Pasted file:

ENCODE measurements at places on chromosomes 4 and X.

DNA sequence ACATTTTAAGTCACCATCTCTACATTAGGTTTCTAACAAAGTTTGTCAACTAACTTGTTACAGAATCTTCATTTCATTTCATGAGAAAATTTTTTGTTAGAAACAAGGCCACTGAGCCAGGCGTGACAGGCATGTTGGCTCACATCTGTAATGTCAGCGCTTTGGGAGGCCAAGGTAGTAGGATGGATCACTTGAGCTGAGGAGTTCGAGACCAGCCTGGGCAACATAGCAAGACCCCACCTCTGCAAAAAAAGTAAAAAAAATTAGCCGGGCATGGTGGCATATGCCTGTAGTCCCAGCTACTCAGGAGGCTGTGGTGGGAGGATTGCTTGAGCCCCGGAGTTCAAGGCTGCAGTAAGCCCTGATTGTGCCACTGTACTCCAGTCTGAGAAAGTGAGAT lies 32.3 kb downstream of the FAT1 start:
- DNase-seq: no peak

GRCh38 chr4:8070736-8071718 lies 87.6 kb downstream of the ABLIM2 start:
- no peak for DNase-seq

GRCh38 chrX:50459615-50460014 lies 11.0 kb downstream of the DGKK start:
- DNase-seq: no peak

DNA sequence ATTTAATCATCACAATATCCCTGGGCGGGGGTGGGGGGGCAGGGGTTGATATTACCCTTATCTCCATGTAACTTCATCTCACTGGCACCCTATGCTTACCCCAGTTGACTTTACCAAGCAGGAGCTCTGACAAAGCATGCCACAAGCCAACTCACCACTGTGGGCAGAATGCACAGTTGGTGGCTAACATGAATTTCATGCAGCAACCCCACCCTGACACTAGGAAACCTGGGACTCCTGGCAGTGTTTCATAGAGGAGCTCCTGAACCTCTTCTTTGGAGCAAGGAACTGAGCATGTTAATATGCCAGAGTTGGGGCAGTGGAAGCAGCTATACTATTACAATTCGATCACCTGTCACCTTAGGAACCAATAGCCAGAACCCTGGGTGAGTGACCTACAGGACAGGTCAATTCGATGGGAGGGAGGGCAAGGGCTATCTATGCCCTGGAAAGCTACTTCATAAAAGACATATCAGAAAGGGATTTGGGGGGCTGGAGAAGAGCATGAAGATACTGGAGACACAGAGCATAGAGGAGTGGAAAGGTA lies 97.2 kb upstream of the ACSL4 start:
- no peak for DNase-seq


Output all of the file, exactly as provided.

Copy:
ENCODE measurements at places on chromosomes 4 and X.

DNA sequence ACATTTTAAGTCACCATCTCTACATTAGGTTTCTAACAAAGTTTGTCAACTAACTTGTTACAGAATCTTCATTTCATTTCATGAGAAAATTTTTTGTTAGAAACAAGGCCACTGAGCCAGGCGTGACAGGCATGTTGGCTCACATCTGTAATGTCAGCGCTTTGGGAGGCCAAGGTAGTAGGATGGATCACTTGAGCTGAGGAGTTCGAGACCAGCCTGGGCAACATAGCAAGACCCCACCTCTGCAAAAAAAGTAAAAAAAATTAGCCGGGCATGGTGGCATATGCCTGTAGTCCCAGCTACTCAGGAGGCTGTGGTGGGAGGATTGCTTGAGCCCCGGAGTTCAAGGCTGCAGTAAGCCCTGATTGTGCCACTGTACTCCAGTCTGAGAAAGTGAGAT lies 32.3 kb downstream of the FAT1 start:
- DNase-seq: no peak

GRCh38 chr4:8070736-8071718 lies 87.6 kb downstream of the ABLIM2 start:
- no peak for DNase-seq

GRCh38 chrX:50459615-50460014 lies 11.0 kb downstream of the DGKK start:
- DNase-seq: no peak

DNA sequence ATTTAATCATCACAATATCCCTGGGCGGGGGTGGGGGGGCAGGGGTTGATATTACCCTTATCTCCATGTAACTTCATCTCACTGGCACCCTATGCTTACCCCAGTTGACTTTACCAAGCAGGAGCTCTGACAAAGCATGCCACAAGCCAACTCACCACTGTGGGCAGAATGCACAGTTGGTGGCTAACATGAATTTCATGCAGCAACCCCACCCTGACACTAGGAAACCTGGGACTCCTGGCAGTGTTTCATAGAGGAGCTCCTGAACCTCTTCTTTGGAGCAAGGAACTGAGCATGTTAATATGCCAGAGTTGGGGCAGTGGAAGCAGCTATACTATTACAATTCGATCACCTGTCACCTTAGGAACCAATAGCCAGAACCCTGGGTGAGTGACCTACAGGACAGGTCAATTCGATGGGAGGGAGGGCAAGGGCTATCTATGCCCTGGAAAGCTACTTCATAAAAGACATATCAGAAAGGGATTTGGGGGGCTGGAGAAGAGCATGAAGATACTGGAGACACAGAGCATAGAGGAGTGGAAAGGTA lies 97.2 kb upstream of the ACSL4 start:
- no peak for DNase-seq